Tuesday, November 30, 2004
Guest Blogger: A Third Face for Ukraine?
Well, we've now entered week two of the Orange Revolution and it seems the crowds have dissipated somewhat from downtown Kyiv. That being said, there are still hundreds of thousands people roaming downtown Kyiv. The protestors meander from Independence Square up to the Cabinet Minister's building and Verkhovna Rada and to the Presidential administration - all of which is in a 5 block radius.
Met up with a group of Victor Yanukovych supporters over the weekend. Despite all the falsifications and corruption of the election, many people in fact did support the Prime Minister, but not the 15 million that the CEC reported.
"Who will be president it doesn't matter," said a Yanukovych supporter outside of the train station Nov. 29, who did not identify himself, but was from Dnipro'petrovsk, south of Kyiv.
"We need a third face, one that will stand for Ukraine. Not Yushchenko, not Yanukovych."
After talking with him for a long time outside, he offered to buy some coffee. This being Ukraine, I accepted and followed him into the train station. Expecting coffee, I was surprised to see that he carried a bottle of Cognac to the table and began pouring. He did make an interesting point though.
Who would that third face be?
Yesterday, Yanukovych's campaign manager and head of the national bank Serhiy Tihipko stepped down from both positions. Tihipko - too close to Yanukovych. [Yulia] Tymoshenko - too close to Yuschenko. The Speaker of the Rada [Parliament], Vladimir Litvin has definitely impressed me. He has conducted himself with poise, honour and has acted for the good of the country. He takes his job with the utmost respect and honour and refuses for anyone to dishonour the Rada, scolding both sides on as many levels as possible in an emergency meeting of the Rada. But there is no indication that he even wants the job of president. Who knows, but it's an interesting comment. With the country so divided maybe a third face is necessary.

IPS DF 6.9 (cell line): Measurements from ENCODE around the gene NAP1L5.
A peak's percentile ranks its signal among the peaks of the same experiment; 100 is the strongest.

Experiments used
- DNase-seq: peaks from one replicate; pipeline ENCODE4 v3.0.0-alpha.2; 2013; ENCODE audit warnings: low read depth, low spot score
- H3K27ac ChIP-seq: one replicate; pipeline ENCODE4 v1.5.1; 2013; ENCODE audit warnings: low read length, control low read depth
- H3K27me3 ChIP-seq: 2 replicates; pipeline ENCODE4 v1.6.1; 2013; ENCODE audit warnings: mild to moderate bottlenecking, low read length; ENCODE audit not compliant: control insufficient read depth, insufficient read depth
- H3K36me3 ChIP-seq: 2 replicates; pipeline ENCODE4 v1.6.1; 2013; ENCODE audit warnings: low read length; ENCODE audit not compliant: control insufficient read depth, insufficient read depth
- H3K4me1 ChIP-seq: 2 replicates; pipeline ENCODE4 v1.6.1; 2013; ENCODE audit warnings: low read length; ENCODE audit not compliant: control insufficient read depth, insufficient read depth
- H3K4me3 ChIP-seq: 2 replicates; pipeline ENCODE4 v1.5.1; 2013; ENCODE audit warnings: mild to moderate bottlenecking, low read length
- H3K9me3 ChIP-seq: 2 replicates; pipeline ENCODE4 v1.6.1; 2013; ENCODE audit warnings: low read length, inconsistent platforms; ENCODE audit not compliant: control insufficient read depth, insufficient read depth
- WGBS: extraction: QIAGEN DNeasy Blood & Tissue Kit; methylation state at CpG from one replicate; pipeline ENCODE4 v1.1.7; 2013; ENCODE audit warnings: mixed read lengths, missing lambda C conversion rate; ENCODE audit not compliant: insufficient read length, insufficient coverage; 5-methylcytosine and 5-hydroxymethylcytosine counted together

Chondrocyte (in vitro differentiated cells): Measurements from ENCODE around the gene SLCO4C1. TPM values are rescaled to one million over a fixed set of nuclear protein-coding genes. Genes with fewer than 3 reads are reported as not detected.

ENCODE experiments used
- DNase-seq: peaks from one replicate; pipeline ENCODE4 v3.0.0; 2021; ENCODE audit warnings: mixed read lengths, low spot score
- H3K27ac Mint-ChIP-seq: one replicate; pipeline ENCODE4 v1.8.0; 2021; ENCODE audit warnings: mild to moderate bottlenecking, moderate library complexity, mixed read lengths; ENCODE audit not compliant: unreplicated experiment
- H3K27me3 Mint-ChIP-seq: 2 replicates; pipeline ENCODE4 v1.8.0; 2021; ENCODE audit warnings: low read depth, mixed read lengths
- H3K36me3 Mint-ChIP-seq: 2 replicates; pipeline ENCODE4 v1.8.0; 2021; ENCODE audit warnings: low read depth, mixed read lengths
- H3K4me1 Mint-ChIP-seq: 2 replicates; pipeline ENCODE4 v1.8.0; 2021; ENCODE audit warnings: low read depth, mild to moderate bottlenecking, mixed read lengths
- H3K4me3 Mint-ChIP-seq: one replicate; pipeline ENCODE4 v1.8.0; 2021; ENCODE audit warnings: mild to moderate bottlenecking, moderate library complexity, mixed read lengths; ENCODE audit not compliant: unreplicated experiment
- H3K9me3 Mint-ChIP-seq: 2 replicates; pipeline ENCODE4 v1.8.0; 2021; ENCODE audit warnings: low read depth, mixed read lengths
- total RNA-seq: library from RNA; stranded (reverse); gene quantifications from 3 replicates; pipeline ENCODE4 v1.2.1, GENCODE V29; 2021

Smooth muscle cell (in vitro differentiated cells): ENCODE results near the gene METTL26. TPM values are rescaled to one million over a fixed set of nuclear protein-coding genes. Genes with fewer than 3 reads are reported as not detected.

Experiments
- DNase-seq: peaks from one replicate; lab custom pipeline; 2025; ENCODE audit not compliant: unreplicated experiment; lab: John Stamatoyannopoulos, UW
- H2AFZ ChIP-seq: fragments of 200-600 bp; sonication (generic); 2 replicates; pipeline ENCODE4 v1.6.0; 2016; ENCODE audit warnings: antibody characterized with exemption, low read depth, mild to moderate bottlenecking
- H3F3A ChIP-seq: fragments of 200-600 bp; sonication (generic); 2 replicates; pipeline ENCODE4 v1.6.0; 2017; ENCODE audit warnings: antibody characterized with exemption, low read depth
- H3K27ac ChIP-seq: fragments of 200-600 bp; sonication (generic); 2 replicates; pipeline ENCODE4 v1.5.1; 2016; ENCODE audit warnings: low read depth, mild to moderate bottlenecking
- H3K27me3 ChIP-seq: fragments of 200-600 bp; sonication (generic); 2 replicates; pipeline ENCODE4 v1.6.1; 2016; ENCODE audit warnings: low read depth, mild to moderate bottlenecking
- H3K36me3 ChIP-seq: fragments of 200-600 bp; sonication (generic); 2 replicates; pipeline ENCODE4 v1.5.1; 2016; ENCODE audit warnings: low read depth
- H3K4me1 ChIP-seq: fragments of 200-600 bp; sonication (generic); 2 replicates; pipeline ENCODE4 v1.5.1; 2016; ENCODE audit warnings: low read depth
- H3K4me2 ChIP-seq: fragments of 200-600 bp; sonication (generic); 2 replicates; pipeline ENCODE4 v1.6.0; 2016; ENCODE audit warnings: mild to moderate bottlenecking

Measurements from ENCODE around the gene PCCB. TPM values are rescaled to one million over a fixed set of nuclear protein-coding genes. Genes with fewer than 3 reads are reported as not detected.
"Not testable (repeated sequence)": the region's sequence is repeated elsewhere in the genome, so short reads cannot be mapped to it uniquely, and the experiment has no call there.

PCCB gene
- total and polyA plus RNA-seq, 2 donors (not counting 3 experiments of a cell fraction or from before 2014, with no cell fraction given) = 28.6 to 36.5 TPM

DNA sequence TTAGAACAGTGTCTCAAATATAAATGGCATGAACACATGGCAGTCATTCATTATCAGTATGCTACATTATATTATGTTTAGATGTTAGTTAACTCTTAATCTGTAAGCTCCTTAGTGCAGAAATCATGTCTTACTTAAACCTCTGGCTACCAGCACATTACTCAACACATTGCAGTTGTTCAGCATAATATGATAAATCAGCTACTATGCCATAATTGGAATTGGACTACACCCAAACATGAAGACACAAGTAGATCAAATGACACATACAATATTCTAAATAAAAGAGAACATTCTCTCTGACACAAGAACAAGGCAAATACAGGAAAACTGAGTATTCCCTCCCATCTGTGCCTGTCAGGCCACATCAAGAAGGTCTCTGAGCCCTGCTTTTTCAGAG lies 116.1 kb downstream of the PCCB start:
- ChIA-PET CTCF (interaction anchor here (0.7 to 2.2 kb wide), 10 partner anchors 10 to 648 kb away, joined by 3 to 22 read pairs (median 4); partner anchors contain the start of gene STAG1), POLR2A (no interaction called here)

Looks like there will be a third round [of elections] though, Kuchma spoke about it yesterday. Right now they are having a vote of no confidence against the Prime Minister in the Rada. Although it would mean very little legally, a vote of no confidence would clearly show the winds of change blowing. (play Scorpions song here)
Rumours continue to swirl about Russian troops dressed as Ukrainian military walking the streets of Kyiv and guarding inside the Presidential administration. But besides, the Prime Minister in waiting, Yulia Tymoshenko's word and a few reports of Ukrainian troops with Moscow accents looking lost in downtown Kyiv - it's best to leave this as a rumour.
The situation hangs in uncertainty right now and it seems as though the crowd is conserving energy as they await the Supreme Court, the Rada and both camps to make the next move.
Since this was written, the Rada voted down the vote of no confidence and the standoff continues. Latest from the NYT.
Posted by J. Kelly at 8:44 pm